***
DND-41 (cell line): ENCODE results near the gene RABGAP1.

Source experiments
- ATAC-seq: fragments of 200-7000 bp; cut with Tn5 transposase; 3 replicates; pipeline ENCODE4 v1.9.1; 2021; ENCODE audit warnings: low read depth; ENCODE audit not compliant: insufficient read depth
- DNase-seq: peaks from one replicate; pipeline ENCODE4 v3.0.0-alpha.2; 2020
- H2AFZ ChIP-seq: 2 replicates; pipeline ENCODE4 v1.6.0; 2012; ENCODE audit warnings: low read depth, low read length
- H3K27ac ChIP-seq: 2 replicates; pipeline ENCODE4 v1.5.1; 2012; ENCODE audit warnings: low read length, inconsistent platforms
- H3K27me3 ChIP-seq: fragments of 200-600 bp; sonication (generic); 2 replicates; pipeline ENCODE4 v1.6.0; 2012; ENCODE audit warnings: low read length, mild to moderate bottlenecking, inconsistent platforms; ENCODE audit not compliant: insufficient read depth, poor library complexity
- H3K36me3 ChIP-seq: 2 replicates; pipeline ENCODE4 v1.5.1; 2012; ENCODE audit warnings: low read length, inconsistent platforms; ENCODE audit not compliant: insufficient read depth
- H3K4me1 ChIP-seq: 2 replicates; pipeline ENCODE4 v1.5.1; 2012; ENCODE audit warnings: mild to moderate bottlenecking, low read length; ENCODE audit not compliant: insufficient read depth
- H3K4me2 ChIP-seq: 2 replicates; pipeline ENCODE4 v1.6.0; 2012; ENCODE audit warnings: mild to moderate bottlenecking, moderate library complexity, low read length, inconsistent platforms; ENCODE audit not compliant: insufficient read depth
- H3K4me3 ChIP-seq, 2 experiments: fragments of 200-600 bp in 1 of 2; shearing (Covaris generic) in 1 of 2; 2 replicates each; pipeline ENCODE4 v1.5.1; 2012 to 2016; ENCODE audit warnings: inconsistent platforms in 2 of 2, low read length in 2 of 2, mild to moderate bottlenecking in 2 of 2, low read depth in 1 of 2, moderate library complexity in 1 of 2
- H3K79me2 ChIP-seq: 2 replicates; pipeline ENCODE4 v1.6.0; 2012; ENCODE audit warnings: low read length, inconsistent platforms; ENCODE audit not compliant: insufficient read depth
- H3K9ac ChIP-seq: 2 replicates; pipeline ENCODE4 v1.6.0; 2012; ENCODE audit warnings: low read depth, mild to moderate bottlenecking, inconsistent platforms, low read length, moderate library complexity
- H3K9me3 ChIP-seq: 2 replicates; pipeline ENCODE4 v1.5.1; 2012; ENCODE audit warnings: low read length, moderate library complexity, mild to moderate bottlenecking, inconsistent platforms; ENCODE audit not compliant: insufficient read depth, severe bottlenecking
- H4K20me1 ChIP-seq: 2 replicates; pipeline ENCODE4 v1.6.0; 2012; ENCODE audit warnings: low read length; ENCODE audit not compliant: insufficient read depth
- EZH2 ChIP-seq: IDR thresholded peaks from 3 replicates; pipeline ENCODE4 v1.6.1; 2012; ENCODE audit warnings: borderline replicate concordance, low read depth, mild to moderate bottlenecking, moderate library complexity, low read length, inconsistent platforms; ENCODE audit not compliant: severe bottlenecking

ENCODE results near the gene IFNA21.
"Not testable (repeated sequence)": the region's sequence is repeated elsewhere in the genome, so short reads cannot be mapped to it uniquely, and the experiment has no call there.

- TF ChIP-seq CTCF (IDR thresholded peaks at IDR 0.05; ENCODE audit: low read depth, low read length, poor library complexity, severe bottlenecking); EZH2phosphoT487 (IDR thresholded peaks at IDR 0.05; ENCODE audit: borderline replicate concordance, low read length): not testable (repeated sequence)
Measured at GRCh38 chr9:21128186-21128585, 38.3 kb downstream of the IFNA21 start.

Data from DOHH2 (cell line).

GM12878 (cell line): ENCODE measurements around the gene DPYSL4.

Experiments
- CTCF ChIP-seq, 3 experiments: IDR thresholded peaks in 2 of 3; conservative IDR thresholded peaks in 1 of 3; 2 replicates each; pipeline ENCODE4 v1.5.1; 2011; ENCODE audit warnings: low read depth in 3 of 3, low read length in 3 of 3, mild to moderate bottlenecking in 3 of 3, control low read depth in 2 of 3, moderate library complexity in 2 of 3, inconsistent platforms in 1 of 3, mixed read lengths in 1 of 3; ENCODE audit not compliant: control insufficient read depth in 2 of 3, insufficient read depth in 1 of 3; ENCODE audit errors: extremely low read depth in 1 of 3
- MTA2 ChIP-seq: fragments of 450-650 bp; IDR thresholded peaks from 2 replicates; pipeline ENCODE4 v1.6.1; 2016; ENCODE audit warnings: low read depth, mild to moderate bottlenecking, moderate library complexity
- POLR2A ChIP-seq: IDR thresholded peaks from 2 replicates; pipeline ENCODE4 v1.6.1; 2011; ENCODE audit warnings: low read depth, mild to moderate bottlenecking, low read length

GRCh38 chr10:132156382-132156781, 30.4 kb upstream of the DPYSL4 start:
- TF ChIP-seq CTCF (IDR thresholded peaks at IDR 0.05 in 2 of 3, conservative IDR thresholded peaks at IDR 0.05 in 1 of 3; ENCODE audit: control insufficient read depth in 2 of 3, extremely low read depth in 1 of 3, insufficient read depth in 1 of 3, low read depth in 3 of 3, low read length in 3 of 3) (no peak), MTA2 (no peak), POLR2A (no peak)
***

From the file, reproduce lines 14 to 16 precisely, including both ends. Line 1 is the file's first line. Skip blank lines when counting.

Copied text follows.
- H3K9me3 ChIP-seq: 2 replicates; pipeline ENCODE4 v1.5.1; 2012; ENCODE audit warnings: low read length, moderate library complexity, mild to moderate bottlenecking, inconsistent platforms; ENCODE audit not compliant: insufficient read depth, severe bottlenecking
- H4K20me1 ChIP-seq: 2 replicates; pipeline ENCODE4 v1.6.0; 2012; ENCODE audit warnings: low read length; ENCODE audit not compliant: insufficient read depth
- EZH2 ChIP-seq: IDR thresholded peaks from 3 replicates; pipeline ENCODE4 v1.6.1; 2012; ENCODE audit warnings: borderline replicate concordance, low read depth, mild to moderate bottlenecking, moderate library complexity, low read length, inconsistent platforms; ENCODE audit not compliant: severe bottlenecking